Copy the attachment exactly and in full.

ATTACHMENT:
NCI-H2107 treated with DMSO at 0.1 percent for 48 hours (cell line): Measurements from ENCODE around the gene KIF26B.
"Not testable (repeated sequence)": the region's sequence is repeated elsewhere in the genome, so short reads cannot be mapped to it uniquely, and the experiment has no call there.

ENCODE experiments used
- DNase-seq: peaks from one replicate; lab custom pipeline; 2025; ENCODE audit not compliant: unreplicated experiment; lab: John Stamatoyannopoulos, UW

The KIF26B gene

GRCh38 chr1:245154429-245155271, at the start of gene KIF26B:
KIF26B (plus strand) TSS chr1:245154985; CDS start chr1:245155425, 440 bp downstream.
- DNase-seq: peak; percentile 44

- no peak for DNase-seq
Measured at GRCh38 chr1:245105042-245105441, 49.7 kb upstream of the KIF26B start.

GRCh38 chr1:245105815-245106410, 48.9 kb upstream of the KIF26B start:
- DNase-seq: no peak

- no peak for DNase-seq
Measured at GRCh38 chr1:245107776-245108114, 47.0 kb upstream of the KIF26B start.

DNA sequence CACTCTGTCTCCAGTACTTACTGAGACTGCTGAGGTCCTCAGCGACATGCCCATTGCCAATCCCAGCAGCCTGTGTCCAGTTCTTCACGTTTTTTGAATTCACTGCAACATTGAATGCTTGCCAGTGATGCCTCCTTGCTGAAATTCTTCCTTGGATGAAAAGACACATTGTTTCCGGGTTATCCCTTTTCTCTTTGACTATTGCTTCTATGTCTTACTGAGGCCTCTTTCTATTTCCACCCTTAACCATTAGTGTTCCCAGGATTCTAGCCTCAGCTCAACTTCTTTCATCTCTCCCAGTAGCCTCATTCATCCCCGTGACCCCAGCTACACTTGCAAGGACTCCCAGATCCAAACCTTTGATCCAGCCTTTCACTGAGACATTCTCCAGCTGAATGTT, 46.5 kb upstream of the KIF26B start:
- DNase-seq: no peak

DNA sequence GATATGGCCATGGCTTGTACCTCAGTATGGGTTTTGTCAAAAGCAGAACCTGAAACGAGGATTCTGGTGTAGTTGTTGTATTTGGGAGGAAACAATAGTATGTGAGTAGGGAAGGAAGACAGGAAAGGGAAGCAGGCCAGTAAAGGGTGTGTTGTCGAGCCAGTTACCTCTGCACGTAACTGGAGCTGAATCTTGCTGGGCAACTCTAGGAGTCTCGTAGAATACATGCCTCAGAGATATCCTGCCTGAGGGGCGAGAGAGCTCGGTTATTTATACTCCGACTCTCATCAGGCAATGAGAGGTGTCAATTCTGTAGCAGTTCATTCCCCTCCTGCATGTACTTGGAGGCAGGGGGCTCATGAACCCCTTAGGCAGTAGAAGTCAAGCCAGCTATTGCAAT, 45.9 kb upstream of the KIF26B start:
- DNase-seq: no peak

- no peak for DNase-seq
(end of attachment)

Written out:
NCI-H2107 treated with DMSO at 0.1 percent for 48 hours (cell line): Measurements from ENCODE around the gene KIF26B.
"Not testable (repeated sequence)": the region's sequence is repeated elsewhere in the genome, so short reads cannot be mapped to it uniquely, and the experiment has no call there.

ENCODE experiments used
- DNase-seq: peaks from one replicate; lab custom pipeline; 2025; ENCODE audit not compliant: unreplicated experiment; lab: John Stamatoyannopoulos, UW

The KIF26B gene

GRCh38 chr1:245154429-245155271, at the start of gene KIF26B:
KIF26B (plus strand) TSS chr1:245154985; CDS start chr1:245155425, 440 bp downstream.
- DNase-seq: peak; percentile 44

- no peak for DNase-seq
Measured at GRCh38 chr1:245105042-245105441, 49.7 kb upstream of the KIF26B start.

GRCh38 chr1:245105815-245106410, 48.9 kb upstream of the KIF26B start:
- DNase-seq: no peak

- no peak for DNase-seq
Measured at GRCh38 chr1:245107776-245108114, 47.0 kb upstream of the KIF26B start.

DNA sequence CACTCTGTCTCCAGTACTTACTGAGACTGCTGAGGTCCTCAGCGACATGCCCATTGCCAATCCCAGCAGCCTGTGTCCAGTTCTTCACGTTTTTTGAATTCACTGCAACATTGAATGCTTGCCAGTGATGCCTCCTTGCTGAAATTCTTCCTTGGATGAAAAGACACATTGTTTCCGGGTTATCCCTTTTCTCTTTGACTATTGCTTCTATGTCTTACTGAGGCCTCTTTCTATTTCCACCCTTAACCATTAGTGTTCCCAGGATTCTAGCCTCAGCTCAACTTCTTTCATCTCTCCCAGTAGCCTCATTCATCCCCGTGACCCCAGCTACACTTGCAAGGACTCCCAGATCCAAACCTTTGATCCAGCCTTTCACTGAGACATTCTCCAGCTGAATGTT, 46.5 kb upstream of the KIF26B start:
- DNase-seq: no peak

DNA sequence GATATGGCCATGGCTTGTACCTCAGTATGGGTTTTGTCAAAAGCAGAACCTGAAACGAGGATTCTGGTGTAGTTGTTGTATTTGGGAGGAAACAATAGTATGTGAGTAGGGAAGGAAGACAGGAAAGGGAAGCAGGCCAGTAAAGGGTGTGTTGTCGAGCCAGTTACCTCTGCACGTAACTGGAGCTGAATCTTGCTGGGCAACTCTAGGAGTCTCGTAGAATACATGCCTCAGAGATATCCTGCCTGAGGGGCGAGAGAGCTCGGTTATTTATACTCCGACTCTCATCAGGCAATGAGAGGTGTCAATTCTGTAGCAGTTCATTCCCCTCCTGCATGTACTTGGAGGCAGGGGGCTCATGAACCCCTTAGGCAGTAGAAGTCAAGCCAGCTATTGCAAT, 45.9 kb upstream of the KIF26B start:
- DNase-seq: no peak

- no peak for DNase-seq